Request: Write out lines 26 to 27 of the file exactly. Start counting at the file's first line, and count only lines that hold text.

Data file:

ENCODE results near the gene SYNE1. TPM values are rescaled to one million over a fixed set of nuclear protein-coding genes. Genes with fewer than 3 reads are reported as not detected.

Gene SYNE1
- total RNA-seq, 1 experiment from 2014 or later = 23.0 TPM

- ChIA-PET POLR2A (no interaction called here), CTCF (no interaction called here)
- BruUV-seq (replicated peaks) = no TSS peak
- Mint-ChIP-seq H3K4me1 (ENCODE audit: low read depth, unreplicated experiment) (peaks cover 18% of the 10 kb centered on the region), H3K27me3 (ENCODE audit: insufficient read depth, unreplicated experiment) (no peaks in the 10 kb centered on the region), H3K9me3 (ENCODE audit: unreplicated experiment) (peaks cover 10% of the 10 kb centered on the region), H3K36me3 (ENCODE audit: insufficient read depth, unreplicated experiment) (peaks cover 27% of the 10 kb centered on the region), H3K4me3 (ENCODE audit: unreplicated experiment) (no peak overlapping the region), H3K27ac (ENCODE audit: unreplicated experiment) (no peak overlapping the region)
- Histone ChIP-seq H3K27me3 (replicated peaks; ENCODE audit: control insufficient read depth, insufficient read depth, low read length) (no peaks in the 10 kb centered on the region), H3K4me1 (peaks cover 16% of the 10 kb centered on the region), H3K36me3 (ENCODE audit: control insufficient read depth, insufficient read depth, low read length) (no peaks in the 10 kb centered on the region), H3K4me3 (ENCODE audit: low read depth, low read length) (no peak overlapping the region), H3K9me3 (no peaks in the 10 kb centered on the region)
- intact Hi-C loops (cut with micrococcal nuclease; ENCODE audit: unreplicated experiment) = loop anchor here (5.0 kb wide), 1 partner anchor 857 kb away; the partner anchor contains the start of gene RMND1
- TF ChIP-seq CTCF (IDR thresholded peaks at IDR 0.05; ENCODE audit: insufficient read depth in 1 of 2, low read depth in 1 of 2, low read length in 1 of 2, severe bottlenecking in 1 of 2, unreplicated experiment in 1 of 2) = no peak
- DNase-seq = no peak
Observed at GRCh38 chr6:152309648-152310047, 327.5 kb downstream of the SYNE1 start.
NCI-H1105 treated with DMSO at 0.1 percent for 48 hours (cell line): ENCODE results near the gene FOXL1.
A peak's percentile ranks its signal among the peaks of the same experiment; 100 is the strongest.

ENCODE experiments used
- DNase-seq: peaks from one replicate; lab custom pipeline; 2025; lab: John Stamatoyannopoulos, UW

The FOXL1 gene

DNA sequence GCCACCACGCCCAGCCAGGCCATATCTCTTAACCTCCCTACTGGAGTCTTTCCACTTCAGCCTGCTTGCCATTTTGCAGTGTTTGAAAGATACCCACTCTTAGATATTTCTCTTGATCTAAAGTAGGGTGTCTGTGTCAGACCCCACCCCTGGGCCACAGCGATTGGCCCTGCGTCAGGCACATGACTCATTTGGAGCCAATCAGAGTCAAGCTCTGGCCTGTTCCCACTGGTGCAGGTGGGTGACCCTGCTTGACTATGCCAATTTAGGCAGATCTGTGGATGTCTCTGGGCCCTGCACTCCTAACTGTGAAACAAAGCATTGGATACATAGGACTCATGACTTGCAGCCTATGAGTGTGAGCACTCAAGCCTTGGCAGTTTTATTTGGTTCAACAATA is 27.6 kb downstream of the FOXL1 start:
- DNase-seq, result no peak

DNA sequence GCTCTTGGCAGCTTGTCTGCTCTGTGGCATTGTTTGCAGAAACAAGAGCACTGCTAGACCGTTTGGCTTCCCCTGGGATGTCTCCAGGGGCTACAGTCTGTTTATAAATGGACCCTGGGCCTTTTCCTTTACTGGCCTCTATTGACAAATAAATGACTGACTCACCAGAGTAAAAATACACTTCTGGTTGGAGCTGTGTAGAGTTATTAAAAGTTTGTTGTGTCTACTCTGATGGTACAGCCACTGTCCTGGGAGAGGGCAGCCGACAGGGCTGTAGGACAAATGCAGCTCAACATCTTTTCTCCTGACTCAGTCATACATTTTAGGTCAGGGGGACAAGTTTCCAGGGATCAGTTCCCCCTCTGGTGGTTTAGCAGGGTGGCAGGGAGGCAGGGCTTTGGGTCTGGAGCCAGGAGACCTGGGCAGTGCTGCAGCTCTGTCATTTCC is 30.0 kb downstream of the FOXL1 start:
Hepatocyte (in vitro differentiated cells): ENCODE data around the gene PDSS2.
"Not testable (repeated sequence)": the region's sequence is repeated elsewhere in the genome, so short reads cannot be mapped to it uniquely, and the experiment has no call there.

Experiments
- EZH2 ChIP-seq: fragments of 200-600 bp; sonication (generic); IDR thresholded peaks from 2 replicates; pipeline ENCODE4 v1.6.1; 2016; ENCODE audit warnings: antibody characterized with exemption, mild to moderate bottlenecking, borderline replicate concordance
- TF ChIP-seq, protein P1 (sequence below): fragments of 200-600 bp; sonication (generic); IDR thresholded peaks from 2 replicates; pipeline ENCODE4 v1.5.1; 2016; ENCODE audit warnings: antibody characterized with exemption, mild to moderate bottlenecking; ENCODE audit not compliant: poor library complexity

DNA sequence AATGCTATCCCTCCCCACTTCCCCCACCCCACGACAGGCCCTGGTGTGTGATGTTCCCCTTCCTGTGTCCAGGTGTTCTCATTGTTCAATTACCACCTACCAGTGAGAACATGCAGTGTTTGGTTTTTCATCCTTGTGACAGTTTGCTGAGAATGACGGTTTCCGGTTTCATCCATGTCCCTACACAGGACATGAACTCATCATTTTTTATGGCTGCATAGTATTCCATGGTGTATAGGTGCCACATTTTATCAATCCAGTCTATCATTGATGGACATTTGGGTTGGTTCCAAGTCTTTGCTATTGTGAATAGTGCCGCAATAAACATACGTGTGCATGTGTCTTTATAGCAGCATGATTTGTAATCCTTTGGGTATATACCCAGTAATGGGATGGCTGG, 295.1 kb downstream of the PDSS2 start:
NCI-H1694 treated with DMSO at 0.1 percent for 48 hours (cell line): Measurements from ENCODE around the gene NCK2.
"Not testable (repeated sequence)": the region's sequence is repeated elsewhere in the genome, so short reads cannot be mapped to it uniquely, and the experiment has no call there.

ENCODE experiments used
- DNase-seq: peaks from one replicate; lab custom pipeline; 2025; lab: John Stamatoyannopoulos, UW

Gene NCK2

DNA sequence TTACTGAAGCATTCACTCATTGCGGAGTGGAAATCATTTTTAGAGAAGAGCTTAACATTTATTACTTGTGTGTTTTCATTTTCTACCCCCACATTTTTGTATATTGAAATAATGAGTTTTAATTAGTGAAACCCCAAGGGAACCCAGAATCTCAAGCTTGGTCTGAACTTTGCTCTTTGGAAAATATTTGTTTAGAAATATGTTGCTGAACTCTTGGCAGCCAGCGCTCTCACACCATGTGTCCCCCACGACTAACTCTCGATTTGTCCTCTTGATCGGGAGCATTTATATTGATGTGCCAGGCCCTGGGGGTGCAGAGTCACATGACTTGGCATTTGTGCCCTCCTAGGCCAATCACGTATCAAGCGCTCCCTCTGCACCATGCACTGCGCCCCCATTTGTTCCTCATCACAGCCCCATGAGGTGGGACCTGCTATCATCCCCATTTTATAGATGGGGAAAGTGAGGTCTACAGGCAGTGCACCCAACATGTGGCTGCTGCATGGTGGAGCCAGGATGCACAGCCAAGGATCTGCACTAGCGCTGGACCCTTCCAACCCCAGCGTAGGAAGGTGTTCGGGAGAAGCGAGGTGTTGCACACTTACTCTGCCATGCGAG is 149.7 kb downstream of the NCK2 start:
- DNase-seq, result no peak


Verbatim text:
NCI-H1694 treated with DMSO at 0.1 percent for 48 hours (cell line): Measurements from ENCODE around the gene NCK2.
"Not testable (repeated sequence)": the region's sequence is repeated elsewhere in the genome, so short reads cannot be mapped to it uniquely, and the experiment has no call there.